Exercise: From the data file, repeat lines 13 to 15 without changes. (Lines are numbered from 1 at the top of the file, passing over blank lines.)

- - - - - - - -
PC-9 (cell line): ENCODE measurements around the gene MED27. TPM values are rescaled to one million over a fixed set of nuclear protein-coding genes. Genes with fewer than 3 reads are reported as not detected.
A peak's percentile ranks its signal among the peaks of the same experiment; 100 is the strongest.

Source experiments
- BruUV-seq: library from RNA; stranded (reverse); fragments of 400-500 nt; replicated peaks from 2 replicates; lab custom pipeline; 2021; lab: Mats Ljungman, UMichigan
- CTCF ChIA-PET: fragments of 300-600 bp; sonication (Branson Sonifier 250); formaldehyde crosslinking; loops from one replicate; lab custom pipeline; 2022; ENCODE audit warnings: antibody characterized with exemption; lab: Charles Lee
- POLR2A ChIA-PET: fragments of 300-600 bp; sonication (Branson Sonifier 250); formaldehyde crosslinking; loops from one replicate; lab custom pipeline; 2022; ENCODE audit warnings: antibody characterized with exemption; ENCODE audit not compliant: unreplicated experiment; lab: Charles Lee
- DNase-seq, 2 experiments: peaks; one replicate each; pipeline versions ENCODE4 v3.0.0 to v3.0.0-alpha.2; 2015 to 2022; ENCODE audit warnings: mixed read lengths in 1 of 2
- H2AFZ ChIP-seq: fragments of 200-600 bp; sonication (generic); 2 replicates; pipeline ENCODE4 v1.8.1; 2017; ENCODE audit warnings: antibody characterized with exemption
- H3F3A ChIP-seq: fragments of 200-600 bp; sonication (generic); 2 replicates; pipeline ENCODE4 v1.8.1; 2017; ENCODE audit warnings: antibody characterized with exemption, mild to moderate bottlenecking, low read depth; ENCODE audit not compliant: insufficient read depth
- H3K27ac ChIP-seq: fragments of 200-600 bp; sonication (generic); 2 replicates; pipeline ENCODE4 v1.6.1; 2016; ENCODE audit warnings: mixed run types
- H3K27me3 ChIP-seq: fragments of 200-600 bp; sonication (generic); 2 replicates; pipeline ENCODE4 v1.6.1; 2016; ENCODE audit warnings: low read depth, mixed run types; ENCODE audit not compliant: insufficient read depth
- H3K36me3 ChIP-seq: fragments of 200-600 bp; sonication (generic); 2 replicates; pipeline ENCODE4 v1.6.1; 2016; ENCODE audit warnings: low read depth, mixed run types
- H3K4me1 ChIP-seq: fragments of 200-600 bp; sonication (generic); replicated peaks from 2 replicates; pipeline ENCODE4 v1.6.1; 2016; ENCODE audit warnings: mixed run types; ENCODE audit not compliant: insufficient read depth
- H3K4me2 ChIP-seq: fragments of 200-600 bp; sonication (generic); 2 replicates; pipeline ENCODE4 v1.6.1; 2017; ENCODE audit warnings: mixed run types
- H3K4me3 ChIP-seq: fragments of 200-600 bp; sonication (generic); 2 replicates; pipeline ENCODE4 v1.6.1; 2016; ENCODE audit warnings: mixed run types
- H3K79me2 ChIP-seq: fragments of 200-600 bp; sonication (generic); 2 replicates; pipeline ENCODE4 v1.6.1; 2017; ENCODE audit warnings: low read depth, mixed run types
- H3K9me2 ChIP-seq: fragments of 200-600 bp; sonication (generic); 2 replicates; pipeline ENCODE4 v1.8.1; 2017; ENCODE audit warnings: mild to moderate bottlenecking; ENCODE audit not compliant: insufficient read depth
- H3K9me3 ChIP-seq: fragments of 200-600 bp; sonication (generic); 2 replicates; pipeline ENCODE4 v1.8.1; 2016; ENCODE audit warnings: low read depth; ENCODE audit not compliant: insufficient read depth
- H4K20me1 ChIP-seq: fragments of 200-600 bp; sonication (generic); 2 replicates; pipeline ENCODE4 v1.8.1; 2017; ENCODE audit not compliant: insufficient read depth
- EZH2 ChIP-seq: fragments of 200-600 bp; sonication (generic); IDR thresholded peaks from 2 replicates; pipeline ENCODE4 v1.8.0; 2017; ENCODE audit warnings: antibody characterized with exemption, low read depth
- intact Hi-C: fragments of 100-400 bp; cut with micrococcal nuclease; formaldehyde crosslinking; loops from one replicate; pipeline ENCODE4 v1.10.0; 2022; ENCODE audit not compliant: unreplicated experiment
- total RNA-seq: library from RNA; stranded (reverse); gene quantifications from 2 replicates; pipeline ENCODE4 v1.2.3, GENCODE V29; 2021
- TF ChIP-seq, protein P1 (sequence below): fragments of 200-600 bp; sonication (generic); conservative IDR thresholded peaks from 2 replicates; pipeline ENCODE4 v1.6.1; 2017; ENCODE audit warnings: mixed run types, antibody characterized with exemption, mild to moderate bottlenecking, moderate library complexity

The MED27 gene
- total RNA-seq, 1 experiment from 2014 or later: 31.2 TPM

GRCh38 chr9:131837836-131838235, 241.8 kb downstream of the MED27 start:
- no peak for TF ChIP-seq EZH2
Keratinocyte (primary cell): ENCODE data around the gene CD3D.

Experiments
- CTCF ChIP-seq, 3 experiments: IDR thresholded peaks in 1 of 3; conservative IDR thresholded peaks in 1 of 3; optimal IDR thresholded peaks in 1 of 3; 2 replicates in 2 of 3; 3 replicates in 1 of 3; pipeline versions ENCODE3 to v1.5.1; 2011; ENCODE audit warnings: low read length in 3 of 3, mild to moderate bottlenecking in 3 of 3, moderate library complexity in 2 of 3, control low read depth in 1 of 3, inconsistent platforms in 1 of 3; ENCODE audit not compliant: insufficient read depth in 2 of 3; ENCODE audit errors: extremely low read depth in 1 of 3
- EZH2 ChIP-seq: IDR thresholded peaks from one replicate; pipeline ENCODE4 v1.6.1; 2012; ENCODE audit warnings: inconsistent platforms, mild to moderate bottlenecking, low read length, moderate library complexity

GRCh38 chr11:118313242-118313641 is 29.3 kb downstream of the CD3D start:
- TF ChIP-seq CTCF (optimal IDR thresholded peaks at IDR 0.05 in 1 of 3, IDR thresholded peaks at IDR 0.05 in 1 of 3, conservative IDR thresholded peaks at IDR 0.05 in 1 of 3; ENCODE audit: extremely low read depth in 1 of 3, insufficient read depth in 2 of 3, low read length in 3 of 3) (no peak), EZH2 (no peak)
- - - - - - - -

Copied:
- H3K4me1 ChIP-seq: fragments of 200-600 bp; sonication (generic); replicated peaks from 2 replicates; pipeline ENCODE4 v1.6.1; 2016; ENCODE audit warnings: mixed run types; ENCODE audit not compliant: insufficient read depth
- H3K4me2 ChIP-seq: fragments of 200-600 bp; sonication (generic); 2 replicates; pipeline ENCODE4 v1.6.1; 2017; ENCODE audit warnings: mixed run types
- H3K4me3 ChIP-seq: fragments of 200-600 bp; sonication (generic); 2 replicates; pipeline ENCODE4 v1.6.1; 2016; ENCODE audit warnings: mixed run types